Protected in ordinary weather at least, by rocks and islands.  It's too big to get all in the camera at once.  Look in Google Earth at Latitude  13°46'11.02"N  and Longitude 109°17'35.30"E.  That will make it clear.

A very nice pagoda for such a small town. . .Quan Yin, quietly pouring out the water of compassion for the world.  We need that.

A Buddha of a thousand eyes (one in the palm of each hand).  Needs that sort of capacity to keep track of people and their troubles.  Another depiction of Avalokiteshvara. . .a Sanskrit name I think.  In Vietnamese she's more often shown as the lady pouring out the water of compassion for the world. . .

From the pagoda, looking offshore past Quan Yen

He kept an eye on me the whole time I was roaming the pagoda.
Normally in winter the harbor holds fifteen or twenty 30-foot class fishing boats, in several styles.  It's a gorgeous dramatic seascape, a tiny little speck of almost calm water (on an ordinary day), protected from several (but not all) sides by rocky islands and reefs.  It was utterly tumultuous this trip, the northerly gale whipping big rollers into the usually sheltered center and throwing up huge spouts of spray and foam where people usually anchor their fishing boats.  Not today, all the boats were moved around inside the lagoon for the duration!  Actually, from the aerial photos you can count over 100 boats in the little harbor on a nice day in July.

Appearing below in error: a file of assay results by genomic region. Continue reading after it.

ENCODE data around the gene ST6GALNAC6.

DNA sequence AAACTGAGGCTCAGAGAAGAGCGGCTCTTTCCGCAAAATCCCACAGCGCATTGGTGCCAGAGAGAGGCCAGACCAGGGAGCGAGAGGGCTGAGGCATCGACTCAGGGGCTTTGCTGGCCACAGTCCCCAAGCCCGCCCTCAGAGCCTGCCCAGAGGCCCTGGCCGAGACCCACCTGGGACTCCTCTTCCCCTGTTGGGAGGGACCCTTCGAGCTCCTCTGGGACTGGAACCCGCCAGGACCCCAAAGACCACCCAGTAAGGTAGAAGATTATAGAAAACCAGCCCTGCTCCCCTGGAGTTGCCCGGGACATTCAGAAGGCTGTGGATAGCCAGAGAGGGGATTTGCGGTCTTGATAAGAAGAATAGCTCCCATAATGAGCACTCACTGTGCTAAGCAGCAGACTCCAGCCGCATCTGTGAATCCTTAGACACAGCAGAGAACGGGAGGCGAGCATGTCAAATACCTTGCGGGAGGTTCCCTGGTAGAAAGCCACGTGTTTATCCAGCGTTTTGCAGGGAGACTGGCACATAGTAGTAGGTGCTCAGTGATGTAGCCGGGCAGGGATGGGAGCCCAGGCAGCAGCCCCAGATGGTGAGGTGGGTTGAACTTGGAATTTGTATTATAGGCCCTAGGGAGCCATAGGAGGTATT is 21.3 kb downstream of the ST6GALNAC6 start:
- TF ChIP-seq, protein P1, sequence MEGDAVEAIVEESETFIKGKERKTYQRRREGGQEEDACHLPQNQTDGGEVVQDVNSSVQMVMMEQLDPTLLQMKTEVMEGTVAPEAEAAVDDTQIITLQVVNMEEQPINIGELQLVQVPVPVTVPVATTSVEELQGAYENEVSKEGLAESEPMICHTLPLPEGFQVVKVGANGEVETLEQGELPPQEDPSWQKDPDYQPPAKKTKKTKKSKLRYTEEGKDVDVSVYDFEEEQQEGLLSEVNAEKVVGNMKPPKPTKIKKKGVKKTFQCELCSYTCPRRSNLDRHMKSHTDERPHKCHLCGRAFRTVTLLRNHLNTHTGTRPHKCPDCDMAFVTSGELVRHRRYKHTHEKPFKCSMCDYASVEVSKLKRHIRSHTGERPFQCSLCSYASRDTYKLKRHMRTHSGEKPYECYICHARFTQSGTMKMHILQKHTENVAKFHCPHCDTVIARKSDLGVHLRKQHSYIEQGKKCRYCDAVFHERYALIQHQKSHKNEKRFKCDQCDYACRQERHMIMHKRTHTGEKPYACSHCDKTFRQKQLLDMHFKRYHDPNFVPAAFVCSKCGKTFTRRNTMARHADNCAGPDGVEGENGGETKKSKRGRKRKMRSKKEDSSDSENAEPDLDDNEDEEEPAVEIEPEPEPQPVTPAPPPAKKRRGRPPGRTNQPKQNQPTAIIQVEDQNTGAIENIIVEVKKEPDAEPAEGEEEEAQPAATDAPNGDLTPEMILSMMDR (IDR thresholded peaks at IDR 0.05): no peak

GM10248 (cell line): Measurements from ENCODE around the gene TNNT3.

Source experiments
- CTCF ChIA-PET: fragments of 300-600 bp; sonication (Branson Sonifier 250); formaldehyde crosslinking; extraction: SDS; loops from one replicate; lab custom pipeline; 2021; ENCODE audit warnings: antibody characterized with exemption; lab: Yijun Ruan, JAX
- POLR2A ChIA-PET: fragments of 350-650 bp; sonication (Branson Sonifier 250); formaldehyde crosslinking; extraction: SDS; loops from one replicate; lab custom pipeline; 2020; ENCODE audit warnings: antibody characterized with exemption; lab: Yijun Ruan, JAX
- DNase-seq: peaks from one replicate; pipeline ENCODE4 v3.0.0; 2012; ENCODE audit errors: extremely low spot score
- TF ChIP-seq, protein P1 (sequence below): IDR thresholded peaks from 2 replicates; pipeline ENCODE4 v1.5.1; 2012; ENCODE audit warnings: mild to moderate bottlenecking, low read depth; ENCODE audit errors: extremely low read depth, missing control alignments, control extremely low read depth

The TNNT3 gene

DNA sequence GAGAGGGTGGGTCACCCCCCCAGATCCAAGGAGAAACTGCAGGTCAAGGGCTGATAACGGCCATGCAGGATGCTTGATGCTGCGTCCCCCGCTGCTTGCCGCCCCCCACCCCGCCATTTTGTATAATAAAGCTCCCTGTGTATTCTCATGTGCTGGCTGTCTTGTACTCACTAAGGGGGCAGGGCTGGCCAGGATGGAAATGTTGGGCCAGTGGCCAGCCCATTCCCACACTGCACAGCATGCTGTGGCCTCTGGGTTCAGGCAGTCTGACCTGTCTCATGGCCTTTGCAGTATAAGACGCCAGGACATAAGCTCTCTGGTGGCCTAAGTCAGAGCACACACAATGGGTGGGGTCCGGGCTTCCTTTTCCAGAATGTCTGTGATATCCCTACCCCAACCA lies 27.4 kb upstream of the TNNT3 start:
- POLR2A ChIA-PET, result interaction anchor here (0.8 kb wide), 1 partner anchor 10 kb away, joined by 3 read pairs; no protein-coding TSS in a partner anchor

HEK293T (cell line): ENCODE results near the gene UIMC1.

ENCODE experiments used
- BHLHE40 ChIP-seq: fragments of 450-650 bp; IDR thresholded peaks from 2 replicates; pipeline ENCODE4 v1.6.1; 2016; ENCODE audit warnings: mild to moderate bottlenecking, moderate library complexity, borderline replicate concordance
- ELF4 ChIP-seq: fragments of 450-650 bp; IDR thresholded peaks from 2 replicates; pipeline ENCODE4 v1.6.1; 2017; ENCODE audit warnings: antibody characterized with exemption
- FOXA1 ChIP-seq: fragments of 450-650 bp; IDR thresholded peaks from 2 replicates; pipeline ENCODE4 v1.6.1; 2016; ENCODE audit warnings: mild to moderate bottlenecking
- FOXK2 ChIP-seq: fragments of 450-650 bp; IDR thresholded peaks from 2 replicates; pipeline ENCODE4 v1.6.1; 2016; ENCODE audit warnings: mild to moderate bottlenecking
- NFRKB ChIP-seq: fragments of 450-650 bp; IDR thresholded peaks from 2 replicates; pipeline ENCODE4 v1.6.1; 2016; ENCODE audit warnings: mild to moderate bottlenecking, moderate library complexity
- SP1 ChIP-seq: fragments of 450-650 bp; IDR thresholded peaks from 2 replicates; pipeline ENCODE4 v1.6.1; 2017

This must be most of that hundred. . .A large fleet is sheltering from the Northerly gale here, on the other side of the peninsula.  Plenty of wind to keep the boats straight, but no ocean wave and swell.
Here's the native vegetation on the sand hills of the peninsula.  

And some reasonable, sustainable development. . .a new single family dwelling on a pad of sand. . .more sand to come to build up the driveway and maybe a bit of raised garden.

And some large scale filling of salt marsh. . .Viet Nam is still at that point in its history when it thinks in terms of "reclaiming  land" rather than "filling wetland".  

But here's what happens when you strip and level thousands of acres of the sand hills.  There are miles of these roads, with storm sewers, street lights and ornamental trees planted,. . .but nothing to secure the sand from drifting, and almost nothing at all to justify the damage.  Look at Google Earth to get a feel for the size of the scar!  Oh sigh.